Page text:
Everything to Know About Hardwood Floor Care
Hardwood flooring is one of the most in-demand, durable, beautiful types of flooring for the home. Given that it can last for more than 100 years, it's not surprising that homebuyers look for it, and homeowners love to have it. However, hardwood flooring is not all created equal, and it requires a different kind of upkeep than people would use for vinyl or tile. Understanding how to minimize problems and the best way to maintain the flooring help people get the best return on their investment. With this information, homeowners will know what to expect from hardwood flooring.
Table of Contents
- How to Choose Hardwood Floors
- How to Install Hardwood Floors
- How to Maintain Hardwood Floors
- How to Avoid Damaging Hardwood Floors
- How to Repair Hardwood Floors
- Is Hardwood Flooring the Right Choice for You?
How to Choose Hardwood Floors
Selecting a hardwood floor often starts with a discussion of colours and grain patterns. However, homeowners should also keep in mind installation requirements and other lifestyle considerations. These tips help people understand their options.
Hardwood flooring comes in different types that homeowners can choose. For many applications, people can select between solid hardwood flooring and engineered hardwood. Solid hardwood offers the benefit of solid planks, which tend to last longer and can be refinished several times. These planks can be pre-finished or unfinished. Unfinished boards provide a perfectly smooth surface after finishing, while prefinished flooring takes less time to install. Engineered hardwood uses boards made of many layers of materials. With a thin layer of hardwood below the finish, engineered hardwood is easier to install in places like the basement.
Homeowners looking for the right kind of flooring should know they have a variety of popular options:
These species come at a variety of price points and have different benefits. People should research their hardness and durability, as well as any complications for installation. Like Brazilian cherry or Ipe, less-common hardwood materials provide a much harder surface and are also not as sustainable. People who want to use sustainable flooring might choose to look for reclaimed wood, bamboo, or cork.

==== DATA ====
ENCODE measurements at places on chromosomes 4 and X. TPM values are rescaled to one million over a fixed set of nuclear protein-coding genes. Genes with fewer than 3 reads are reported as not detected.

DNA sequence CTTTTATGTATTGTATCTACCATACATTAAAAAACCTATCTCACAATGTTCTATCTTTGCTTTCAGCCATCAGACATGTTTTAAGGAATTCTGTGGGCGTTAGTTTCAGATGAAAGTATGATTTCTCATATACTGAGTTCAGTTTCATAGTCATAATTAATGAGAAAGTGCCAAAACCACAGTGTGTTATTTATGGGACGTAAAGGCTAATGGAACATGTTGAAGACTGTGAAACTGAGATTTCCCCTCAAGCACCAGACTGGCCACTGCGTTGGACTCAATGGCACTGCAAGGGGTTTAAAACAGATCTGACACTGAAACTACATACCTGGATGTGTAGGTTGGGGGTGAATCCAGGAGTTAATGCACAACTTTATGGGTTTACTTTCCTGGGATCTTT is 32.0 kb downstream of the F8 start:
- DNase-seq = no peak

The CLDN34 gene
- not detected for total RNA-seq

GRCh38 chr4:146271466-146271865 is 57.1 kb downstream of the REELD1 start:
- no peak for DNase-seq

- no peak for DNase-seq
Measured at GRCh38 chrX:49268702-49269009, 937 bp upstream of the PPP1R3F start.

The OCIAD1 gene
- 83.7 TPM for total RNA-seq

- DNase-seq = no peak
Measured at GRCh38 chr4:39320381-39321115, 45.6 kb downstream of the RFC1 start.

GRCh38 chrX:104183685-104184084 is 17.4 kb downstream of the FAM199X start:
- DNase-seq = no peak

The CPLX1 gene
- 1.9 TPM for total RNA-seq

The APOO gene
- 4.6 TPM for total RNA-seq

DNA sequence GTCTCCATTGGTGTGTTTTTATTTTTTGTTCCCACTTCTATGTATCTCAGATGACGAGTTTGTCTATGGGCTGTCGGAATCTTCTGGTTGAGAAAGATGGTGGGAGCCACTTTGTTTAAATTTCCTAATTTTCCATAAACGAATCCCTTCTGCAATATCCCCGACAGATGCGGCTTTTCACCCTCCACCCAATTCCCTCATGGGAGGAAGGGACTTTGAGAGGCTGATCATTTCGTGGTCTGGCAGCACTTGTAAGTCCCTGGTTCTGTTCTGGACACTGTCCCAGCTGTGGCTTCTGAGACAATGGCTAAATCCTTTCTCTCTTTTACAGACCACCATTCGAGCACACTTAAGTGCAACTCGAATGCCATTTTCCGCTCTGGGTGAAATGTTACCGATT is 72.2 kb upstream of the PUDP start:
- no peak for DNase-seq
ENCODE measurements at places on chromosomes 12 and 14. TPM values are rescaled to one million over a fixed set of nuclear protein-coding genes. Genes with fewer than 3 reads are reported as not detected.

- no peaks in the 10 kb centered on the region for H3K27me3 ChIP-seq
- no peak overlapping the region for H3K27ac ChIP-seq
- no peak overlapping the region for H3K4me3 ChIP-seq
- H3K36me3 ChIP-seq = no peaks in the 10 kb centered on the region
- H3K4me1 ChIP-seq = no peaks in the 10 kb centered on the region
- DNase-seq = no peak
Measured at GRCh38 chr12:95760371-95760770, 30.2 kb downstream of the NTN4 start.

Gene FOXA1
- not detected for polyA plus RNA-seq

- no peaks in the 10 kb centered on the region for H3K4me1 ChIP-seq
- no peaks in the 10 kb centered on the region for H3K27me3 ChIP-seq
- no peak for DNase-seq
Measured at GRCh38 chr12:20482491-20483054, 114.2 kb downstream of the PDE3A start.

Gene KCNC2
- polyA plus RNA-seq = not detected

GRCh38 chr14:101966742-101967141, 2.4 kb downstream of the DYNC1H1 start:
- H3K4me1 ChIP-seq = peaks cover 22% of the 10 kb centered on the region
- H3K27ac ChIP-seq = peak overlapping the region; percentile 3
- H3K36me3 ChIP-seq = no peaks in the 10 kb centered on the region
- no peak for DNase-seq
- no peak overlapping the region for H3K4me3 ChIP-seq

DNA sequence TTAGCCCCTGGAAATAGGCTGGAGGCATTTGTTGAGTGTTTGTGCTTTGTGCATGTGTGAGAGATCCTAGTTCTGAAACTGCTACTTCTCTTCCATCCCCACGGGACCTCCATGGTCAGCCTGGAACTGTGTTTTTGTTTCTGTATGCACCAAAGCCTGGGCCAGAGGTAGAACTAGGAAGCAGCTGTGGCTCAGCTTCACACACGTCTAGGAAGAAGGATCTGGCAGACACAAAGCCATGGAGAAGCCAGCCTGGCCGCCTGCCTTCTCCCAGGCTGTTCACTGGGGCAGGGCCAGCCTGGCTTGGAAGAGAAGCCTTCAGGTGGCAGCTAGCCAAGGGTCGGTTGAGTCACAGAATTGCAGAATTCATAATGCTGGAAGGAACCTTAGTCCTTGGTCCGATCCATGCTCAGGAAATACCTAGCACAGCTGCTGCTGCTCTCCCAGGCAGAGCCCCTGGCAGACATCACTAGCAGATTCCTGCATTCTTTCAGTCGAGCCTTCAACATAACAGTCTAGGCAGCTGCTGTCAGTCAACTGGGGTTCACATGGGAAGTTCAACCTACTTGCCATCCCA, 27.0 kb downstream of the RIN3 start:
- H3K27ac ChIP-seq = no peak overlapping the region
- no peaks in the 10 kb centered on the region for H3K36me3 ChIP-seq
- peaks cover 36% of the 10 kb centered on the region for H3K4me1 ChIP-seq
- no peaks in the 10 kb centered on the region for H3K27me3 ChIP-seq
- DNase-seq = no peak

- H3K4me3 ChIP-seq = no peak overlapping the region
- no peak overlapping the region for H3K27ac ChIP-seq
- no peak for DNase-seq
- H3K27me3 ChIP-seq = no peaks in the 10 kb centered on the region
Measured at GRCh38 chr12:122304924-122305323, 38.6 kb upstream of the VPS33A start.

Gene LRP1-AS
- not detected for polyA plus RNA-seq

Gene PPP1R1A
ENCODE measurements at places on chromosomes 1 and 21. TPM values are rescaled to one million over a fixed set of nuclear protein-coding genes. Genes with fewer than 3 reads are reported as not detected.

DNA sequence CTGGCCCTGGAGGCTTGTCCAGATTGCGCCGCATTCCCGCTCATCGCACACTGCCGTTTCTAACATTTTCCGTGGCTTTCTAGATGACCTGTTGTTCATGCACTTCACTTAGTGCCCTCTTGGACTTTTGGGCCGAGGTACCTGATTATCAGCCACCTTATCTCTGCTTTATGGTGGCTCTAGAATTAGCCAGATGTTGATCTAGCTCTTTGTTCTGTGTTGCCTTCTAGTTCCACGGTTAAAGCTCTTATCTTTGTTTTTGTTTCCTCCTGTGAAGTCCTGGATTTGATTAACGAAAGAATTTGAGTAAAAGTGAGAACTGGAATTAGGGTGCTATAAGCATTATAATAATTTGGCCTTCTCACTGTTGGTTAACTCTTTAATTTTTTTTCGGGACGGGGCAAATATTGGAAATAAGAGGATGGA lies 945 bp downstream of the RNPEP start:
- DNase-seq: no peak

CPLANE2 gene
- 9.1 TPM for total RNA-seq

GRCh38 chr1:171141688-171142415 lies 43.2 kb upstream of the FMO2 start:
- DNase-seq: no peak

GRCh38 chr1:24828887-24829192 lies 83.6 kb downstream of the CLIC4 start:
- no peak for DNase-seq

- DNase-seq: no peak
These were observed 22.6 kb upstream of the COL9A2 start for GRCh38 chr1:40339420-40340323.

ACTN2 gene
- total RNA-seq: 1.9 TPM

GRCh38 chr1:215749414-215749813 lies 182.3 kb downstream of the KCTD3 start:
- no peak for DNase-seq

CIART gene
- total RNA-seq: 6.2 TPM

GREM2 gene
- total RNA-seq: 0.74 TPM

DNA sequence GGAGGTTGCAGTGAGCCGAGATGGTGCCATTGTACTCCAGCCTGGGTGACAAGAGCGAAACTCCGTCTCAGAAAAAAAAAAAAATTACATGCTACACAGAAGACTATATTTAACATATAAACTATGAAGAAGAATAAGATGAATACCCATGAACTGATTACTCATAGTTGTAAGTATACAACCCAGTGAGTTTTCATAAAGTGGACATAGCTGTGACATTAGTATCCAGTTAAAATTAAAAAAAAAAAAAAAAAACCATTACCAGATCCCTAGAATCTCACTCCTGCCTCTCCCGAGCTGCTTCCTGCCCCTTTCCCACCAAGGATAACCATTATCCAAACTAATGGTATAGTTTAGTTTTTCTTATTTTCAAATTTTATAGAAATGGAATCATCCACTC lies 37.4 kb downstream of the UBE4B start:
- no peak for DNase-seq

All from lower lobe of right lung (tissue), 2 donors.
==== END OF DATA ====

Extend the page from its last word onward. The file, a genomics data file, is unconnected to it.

Hardwood flooring can be highly durable, but the makeup of the home may affect upkeep. For example, homeowners with dogs may need to choose a flooring with a higher hardness rating, like Brazilian Cherry or bamboo. These materials are less likely to scratch or gouge under a dog's nails. Households with young children may prefer options that are less likely to sustain damage or stains from spills. Engineered hardwood may be a better choice. In regions with an exceptionally dry or humid climate, homeowners usually need to give extra time so that the wood can acclimate before installation.
How to Install Hardwood Floors
Installing hardwood flooring is one of the most critical aspects of the project. The flooring may last as long or even longer than the house with the correct preparation and installation. Homeowners should take care to follow instructions and consult a professional as needed.
Subfloors and Installation Types
Subfloor materials can affect the installation of hardwood flooring. Solid hardwood planks must be installed on a subfloor made out of wood or wood fibres. Pine floorboard planks or plywood are good examples. These options can handle the most common forms of solid hardwood installation, such as nails, staples, or glue. Nails are often better, especially in areas with high humidity and for harder woods. Homeowners who have concrete subfloors or existing flooring of another type may only install engineered hardwood flooring. This type can be installed as a "click" type or floating floor.
Professional vs. DIY
Although it's possible to do a DIY installation of hardwood flooring, it's often easier to hire a professional. Professional installation usually takes much less time, in large part because the workers have experience with the project. DIY installation costs less but is much more labour-intensive. Carrying hundreds of solid planks, cutting them to size, and placing them can be an arduous task for homeowners. Additionally, people who lack experience with the project are more likely to make mistakes that can require repairs later.
There are a variety of mistakes that people can make during installation, including:
- Failing to acclimate the wood in the home for at least a week
- Installing flooring when the region's humidity is high or low
- Skipping subfloor preparation, leaving an uneven or squeaky surface
- Assuming the room has perfect angles